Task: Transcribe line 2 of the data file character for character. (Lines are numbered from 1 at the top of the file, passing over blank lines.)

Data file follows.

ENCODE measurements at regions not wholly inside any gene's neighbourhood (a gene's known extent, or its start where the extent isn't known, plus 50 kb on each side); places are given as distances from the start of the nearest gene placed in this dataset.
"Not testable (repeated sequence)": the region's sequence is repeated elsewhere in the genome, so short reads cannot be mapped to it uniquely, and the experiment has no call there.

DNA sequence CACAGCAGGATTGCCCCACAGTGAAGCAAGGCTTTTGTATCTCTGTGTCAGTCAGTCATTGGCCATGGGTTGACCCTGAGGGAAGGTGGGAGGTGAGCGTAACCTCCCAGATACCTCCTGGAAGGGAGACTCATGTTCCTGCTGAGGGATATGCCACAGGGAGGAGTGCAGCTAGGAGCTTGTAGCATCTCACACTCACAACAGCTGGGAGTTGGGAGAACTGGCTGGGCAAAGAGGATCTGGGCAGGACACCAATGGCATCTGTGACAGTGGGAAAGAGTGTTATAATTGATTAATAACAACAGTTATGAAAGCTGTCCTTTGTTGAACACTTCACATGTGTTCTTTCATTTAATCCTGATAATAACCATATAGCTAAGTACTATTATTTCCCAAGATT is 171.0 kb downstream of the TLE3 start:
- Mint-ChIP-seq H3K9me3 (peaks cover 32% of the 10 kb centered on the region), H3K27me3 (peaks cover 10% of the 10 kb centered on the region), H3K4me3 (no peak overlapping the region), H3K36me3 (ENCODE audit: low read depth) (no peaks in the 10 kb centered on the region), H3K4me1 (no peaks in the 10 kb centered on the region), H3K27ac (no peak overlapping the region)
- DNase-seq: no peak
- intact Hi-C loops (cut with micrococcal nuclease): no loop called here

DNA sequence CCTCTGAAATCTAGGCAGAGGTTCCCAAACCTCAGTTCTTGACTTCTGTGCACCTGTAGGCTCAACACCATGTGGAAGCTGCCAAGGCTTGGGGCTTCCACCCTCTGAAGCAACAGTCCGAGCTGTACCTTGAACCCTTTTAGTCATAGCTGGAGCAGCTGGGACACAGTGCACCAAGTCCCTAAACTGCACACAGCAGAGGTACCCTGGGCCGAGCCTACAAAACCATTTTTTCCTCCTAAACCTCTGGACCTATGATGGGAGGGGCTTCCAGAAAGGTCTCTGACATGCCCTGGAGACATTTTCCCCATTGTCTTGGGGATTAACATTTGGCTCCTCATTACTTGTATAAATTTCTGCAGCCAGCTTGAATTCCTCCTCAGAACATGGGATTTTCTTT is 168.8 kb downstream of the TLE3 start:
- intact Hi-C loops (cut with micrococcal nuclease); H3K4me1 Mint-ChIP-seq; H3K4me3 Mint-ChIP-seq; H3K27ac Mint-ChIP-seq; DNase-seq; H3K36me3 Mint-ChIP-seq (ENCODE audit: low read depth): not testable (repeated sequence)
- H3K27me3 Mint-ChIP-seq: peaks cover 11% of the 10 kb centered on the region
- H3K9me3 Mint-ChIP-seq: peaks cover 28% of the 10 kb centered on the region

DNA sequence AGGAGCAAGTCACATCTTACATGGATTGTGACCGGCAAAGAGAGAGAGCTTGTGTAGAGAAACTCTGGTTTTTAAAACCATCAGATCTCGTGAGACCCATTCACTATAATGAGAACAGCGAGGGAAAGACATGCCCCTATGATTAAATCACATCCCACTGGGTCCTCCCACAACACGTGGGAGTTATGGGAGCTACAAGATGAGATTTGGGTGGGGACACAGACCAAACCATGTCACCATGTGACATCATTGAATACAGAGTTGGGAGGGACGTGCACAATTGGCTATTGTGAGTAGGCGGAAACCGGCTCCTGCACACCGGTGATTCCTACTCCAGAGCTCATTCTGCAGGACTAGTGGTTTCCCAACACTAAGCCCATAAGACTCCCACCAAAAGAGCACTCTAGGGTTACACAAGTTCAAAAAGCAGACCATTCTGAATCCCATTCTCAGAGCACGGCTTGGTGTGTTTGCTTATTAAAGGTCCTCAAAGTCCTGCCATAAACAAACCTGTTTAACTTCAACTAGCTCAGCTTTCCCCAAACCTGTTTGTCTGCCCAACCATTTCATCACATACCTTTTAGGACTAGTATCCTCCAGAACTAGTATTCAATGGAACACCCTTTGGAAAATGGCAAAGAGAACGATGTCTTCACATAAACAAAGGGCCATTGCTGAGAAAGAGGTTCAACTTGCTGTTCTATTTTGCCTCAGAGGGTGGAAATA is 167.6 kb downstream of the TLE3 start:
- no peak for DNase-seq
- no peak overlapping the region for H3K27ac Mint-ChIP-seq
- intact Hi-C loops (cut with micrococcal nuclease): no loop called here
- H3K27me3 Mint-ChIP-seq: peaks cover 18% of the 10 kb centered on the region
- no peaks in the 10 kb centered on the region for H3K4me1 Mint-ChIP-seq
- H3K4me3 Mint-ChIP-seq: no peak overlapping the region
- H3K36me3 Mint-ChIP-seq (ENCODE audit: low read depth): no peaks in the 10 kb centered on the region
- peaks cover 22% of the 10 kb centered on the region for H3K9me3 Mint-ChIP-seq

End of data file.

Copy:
"Not testable (repeated sequence)": the region's sequence is repeated elsewhere in the genome, so short reads cannot be mapped to it uniquely, and the experiment has no call there.